Judith Levy, best selling author of 'Grandmother Remembers', reflects on her first book
By Donovan Ortega
When Judith Levy moved to Boca Raton in 1979 she was, to put it plainly, bored.
“The days were 35 hours long and I just couldn’t hit a ball and chase it my whole life. I needed a project,” said Judith resolutely.
Mustering up her courage, she enrolled at Florida Atlantic University and registered for a course that centered on family history. She recounts walking into the classroom on the first day and being a minority. Almost everyone in the class was a grandparent. They had come, she remembered, to write down their family history so that they could pass it down to their grandchildren. Many of them were there because they felt that they
had slipped into a diminished role in their grandchild’s life. They had become a voice on the phone or a present in the mail.
“They didn’t like that,” said Judith. “But many of them were having trouble putting their thoughts onto paper. And then I remembered when I was a little girl in school, the teacher would give us prompts. Like, “During the summer I—“, and that would get us moving in the right direction.”
Out of that small recollection, Judith began to devise a tool that would spur grandmothers everywhere to put their memories down on paper. But she was unsure about telling people of the project, especially her husband.
“I knew the idea would work. I was sure of it. But I was nervous about telling my husband because, well, you know how husbands are,” said Judith with love and a hint of tolerance. “But he was supportive! He told me to get it published and said, ‘it doesn’t matter how many no’s you get, you only need one yes’.”
She began with absolutely no writing experience but pushed forward, secure that she had found the project she’d been looking for amid the boredom and restlessness of her recent move to South Florida. She finished the book. The final product acted as a matrix for a grandmother to fill in and give as a gift for her grandchild. Judith is careful to note that her name is not on the front cover, as the book is truly written by the grandmother whose memories adorn the pages. What best captures the spirit of the book is a poem that Judith wrote and placed at the beginning. It reads:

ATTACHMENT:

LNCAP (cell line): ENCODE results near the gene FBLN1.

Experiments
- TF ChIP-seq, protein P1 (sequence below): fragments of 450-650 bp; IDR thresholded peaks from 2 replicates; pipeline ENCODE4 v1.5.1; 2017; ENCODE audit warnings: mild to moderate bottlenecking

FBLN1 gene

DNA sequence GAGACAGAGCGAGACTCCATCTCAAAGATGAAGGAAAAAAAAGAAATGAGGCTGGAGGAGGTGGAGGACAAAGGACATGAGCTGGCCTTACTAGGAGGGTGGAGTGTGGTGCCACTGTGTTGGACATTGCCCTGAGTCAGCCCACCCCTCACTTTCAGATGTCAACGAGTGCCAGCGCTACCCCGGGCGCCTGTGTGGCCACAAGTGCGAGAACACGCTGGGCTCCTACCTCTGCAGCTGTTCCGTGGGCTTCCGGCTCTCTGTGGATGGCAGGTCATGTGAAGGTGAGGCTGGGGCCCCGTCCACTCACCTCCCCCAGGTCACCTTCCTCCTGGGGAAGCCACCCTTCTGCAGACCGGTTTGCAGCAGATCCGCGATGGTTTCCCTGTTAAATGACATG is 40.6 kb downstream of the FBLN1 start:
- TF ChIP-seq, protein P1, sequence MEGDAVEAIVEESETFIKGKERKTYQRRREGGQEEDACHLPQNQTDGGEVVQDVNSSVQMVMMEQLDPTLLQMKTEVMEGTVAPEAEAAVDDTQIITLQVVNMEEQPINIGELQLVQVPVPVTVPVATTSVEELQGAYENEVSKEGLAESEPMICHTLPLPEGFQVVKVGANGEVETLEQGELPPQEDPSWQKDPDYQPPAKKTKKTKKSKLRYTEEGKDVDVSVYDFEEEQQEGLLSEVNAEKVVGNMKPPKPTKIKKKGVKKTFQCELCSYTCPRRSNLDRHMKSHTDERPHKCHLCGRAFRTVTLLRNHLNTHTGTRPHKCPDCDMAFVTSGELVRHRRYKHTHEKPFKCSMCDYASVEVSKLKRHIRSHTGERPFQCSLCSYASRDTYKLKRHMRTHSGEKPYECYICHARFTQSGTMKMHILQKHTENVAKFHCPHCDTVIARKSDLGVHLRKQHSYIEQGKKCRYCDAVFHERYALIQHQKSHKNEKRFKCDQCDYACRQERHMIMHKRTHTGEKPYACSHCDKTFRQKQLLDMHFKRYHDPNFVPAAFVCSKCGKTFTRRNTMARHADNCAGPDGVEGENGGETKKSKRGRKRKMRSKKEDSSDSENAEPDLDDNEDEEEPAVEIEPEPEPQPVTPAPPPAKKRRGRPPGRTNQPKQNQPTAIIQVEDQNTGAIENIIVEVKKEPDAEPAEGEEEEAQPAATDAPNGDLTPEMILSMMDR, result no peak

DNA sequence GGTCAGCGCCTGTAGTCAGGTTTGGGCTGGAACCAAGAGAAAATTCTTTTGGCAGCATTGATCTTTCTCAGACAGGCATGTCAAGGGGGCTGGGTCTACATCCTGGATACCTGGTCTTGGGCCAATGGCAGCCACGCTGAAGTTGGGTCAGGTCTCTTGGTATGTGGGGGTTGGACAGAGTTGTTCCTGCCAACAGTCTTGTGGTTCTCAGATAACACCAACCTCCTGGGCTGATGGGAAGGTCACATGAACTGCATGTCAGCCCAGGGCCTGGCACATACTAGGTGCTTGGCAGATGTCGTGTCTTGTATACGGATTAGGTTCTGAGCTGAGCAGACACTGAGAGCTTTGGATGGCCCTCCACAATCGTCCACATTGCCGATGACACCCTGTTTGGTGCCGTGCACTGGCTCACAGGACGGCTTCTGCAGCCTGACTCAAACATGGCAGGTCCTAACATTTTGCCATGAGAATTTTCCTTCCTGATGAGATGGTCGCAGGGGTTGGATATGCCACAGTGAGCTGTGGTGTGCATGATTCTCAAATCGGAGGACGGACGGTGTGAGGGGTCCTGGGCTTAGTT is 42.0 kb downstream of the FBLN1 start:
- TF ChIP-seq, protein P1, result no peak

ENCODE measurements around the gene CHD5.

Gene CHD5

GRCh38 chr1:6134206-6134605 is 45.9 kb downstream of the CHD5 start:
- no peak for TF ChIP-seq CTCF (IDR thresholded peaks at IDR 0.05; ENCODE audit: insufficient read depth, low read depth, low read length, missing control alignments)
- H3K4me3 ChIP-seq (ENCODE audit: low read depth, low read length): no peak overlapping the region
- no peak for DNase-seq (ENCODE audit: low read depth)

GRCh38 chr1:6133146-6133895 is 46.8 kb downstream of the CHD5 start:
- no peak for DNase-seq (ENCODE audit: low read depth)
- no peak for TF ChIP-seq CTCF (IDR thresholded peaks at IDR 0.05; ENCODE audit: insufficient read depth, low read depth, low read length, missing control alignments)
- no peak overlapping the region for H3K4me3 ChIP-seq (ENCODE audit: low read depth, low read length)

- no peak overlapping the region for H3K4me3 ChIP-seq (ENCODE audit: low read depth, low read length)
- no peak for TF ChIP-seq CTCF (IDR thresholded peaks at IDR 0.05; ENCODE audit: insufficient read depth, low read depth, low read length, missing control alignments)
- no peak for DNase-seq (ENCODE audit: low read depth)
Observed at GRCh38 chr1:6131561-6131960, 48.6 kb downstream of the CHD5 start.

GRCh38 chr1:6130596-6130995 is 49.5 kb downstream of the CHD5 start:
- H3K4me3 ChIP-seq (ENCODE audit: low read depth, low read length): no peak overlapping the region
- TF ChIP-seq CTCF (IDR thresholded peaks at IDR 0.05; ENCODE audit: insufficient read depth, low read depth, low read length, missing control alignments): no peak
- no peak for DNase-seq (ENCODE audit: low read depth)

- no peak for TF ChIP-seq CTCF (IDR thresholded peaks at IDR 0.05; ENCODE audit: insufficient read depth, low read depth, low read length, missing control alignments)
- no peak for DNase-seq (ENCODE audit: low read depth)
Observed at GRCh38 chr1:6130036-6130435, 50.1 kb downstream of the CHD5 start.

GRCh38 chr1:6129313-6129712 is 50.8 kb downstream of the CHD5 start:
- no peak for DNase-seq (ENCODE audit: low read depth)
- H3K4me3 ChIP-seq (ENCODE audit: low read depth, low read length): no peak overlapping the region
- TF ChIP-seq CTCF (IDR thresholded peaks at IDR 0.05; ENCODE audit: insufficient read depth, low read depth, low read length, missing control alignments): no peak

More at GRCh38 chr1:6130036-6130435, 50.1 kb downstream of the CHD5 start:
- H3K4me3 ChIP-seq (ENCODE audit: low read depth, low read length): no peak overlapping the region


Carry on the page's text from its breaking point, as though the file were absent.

I offer you my memories
So that you will know
Your Grandmother was a little girl
Not so long ago
She had the first copy of Grandmother Remembers printed on computer paper and began hawking it to publishers, boldly walking into offices and asking to speak to editors. Her audaciousness put off publishers initially, but they became even more confused when she told them that technically, the book wasn’t written yet.
“Who’s going to write the book they would ask” said Judith, recounting confrontations with perplexed editors, “Maybe your grandmother, I would tell them.”
Finally, with the help of a graduate student she hired for five hundred dollars, Judith compiled a sleeker, more attractive product, complete with illustrations. Soon after, Judith Levy’s nerve paid off. She got published.
Grandmother Remembers went as high as number two on the New York Times best sellers list. It has since sold over three million copies and brought about a slew of spin offs that include Grandfather Remembers, Mother Remembers, and Father Remembers. However, the original remains the most popular and Judith designates its success to the basic attributes that seem to be bestowed upon all matriarchs.
“Grandmothers are the family historians. It’s not hard for them to fill out this book. It’s second nature. And no matter what clothes they wear, religion, or language they speak, a grandmother’s love is universal,” said Judith. “When I thought of this idea I didn’t have any grandchildren. Now I have five. I think understand better now, than I did then.”